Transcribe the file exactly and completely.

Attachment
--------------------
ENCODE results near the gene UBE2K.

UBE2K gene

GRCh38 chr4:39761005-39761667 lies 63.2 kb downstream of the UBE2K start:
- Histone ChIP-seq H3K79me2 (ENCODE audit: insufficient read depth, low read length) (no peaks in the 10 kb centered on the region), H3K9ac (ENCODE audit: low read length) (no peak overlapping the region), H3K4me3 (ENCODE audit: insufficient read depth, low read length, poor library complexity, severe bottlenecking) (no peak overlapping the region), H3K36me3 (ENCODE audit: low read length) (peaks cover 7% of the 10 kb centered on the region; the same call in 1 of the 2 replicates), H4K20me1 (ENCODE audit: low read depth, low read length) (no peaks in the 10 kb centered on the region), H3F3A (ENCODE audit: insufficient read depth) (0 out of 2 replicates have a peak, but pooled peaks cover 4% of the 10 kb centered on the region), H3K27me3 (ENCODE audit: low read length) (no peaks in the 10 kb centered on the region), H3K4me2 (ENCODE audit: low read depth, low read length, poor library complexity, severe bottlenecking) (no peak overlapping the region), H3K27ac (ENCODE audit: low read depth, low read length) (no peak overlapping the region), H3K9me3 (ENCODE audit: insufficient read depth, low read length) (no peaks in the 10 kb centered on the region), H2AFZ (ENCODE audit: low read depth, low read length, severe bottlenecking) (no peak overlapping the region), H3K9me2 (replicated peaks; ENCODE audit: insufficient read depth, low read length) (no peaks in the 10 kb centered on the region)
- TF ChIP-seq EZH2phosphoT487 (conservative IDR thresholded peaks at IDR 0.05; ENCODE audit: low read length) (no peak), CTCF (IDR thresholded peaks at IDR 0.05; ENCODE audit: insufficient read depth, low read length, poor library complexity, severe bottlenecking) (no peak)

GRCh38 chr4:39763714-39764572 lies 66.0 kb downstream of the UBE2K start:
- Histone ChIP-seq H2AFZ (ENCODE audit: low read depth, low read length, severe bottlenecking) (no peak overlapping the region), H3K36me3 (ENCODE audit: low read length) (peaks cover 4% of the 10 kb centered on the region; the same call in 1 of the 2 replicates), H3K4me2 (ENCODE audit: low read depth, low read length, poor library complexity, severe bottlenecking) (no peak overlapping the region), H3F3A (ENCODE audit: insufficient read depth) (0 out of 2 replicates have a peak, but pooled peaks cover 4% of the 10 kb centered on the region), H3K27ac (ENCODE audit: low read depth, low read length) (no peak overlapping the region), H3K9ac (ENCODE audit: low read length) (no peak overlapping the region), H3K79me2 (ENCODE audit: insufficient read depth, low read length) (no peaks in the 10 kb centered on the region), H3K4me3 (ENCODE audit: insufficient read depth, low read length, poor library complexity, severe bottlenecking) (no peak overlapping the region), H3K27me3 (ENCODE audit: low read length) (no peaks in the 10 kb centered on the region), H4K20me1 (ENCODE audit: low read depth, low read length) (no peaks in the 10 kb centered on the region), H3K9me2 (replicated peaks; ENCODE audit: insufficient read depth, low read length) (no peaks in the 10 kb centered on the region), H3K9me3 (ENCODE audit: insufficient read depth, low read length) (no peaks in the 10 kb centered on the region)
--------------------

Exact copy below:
ENCODE results near the gene UBE2K.

UBE2K gene

GRCh38 chr4:39761005-39761667 lies 63.2 kb downstream of the UBE2K start:
- Histone ChIP-seq H3K79me2 (ENCODE audit: insufficient read depth, low read length) (no peaks in the 10 kb centered on the region), H3K9ac (ENCODE audit: low read length) (no peak overlapping the region), H3K4me3 (ENCODE audit: insufficient read depth, low read length, poor library complexity, severe bottlenecking) (no peak overlapping the region), H3K36me3 (ENCODE audit: low read length) (peaks cover 7% of the 10 kb centered on the region; the same call in 1 of the 2 replicates), H4K20me1 (ENCODE audit: low read depth, low read length) (no peaks in the 10 kb centered on the region), H3F3A (ENCODE audit: insufficient read depth) (0 out of 2 replicates have a peak, but pooled peaks cover 4% of the 10 kb centered on the region), H3K27me3 (ENCODE audit: low read length) (no peaks in the 10 kb centered on the region), H3K4me2 (ENCODE audit: low read depth, low read length, poor library complexity, severe bottlenecking) (no peak overlapping the region), H3K27ac (ENCODE audit: low read depth, low read length) (no peak overlapping the region), H3K9me3 (ENCODE audit: insufficient read depth, low read length) (no peaks in the 10 kb centered on the region), H2AFZ (ENCODE audit: low read depth, low read length, severe bottlenecking) (no peak overlapping the region), H3K9me2 (replicated peaks; ENCODE audit: insufficient read depth, low read length) (no peaks in the 10 kb centered on the region)
- TF ChIP-seq EZH2phosphoT487 (conservative IDR thresholded peaks at IDR 0.05; ENCODE audit: low read length) (no peak), CTCF (IDR thresholded peaks at IDR 0.05; ENCODE audit: insufficient read depth, low read length, poor library complexity, severe bottlenecking) (no peak)

GRCh38 chr4:39763714-39764572 lies 66.0 kb downstream of the UBE2K start:
- Histone ChIP-seq H2AFZ (ENCODE audit: low read depth, low read length, severe bottlenecking) (no peak overlapping the region), H3K36me3 (ENCODE audit: low read length) (peaks cover 4% of the 10 kb centered on the region; the same call in 1 of the 2 replicates), H3K4me2 (ENCODE audit: low read depth, low read length, poor library complexity, severe bottlenecking) (no peak overlapping the region), H3F3A (ENCODE audit: insufficient read depth) (0 out of 2 replicates have a peak, but pooled peaks cover 4% of the 10 kb centered on the region), H3K27ac (ENCODE audit: low read depth, low read length) (no peak overlapping the region), H3K9ac (ENCODE audit: low read length) (no peak overlapping the region), H3K79me2 (ENCODE audit: insufficient read depth, low read length) (no peaks in the 10 kb centered on the region), H3K4me3 (ENCODE audit: insufficient read depth, low read length, poor library complexity, severe bottlenecking) (no peak overlapping the region), H3K27me3 (ENCODE audit: low read length) (no peaks in the 10 kb centered on the region), H4K20me1 (ENCODE audit: low read depth, low read length) (no peaks in the 10 kb centered on the region), H3K9me2 (replicated peaks; ENCODE audit: insufficient read depth, low read length) (no peaks in the 10 kb centered on the region), H3K9me3 (ENCODE audit: insufficient read depth, low read length) (no peaks in the 10 kb centered on the region)